For instance in this specific film, the film makers ‘recombined their materials until what resulted struck them as arbitrary’ (Carroll 1998:187), so that the viewers would have to work out the codes and cues of significance. The repetition of such signs in basic editing conventions allows the films structure to be construed. We need to interpret these (Bui??uels) nonsensical images, even if there are various interpretations offered, (some within a similar concept of the directors, others not) otherwise the film would just be meaningless.

Either way, we are actively stimulated into questioning these images, frequently we hear people ask out loud during films, ‘but what does that mean? ‘ or ‘what is the point of that (being in shot)? ‘ allowing for a discussion afterwards. Similarly, why would people bother to discuss what they thought things meant in the film if they had not been actively processing and thinking about what they had just seen? Film makers have often been known to use ‘attractions’, a visual image showed to shock or provoke the viewer into thinking about what he or she is watching.

Eisenstein was one of the first to invent this useful tool in forcing the audience to explore the on screen cues. For example, in Battleship Potemkin (Sergei Eisenstein, 1925), the Odessa steps sequence which portrays the slaughter of innocent civilians or images of the maggot infested meat were ‘attractions’, as Birgit Beumers says, ‘attractions challenge the spectator to take action and defend the unjustly treated’ (Forbes&Street 2000:61), this was what the film makers wanted – for the audience to actively perceive upon the montage, and not watch passively. ‘Montage is the source of stimuli producing perceptive and cognitive responses’ -Eisenstein). Overall films like this (e. g. surrealist), force unconscious thoughts and interpretations, therefore relating to the fact that we frequently infer but are not always consciously aware of it. Other film genres are just as mind provoking, for instance the war genre, the relation to history and knowledge of culture helps us to interpret the underlying moral message that are so often woven into these films.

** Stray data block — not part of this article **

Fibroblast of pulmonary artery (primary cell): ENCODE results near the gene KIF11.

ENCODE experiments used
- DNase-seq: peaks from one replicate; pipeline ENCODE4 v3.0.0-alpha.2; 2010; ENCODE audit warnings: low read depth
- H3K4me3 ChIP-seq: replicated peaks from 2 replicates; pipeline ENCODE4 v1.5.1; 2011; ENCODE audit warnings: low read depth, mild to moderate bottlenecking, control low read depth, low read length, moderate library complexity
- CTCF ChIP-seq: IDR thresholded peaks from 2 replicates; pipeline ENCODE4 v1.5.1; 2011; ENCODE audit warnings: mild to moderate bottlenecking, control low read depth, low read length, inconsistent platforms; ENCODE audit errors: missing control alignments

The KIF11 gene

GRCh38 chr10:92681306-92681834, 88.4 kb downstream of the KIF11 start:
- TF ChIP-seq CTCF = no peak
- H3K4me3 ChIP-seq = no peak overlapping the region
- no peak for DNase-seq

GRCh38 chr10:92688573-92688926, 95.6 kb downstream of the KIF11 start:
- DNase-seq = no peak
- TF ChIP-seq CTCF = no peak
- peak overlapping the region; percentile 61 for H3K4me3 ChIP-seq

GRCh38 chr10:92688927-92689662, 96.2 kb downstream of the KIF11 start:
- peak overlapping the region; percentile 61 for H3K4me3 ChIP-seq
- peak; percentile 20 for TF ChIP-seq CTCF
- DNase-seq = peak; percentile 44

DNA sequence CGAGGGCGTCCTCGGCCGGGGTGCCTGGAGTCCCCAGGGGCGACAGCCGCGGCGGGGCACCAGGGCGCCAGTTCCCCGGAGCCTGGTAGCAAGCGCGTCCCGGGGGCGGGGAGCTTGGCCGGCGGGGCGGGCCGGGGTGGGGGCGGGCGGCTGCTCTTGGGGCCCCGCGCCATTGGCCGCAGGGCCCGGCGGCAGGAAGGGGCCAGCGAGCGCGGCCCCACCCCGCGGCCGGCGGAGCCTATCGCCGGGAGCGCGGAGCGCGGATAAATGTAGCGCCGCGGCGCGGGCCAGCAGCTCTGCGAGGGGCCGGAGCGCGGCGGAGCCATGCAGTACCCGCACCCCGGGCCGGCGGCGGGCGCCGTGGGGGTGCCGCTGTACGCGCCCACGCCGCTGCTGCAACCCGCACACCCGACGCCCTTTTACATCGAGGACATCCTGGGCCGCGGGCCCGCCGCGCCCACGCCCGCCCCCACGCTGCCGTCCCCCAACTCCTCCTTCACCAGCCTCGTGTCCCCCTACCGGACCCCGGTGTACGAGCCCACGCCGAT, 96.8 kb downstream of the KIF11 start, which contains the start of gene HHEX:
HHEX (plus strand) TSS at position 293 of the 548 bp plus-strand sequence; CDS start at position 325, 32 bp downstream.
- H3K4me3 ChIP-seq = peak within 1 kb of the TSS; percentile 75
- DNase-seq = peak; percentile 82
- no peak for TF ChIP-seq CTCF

Genre affects our interpretation and perception of the film. For example, Apocalypse Now Redux (Francis Ford Coppola, 2001), through its re-edited version allows for different and new meanings than before. But through its mis-en-scene, the war category it falls into becomes mixed in with conventions of the horror genre too. This makes us interpret and visually realise the repeated quote of “the horror, the horror” of Kurtz (Marlon Brando).

As Munsterberg said ‘films must have a meaning for us… they must awaken the remnants of earlier experiences… ‘ (Staiger 1992:56), Bordwell agrees with the concept that involuntary perception takes place when viewing on screen images. Indeed it should, for the more one interprets on screen signs, there will be a better understanding of it, as ‘connotations attach to even the simplest statements in film’ (Monaco 2000:163).

Remembering what scenes went before, and how they compare with the images that went after, is a natural way of interpreting a films connotations. Finally, theorists such as Bordwell, realise that these range of discourses on the subject of active interpretation of film and TV are incomplete, but that us, the audience, will continue to make inferences and process ’cause effect schemas … to interpret the narrative’s set of cues’ (Buckland 2000:30) ultimately creating mental meaning, and not passively assimilating it.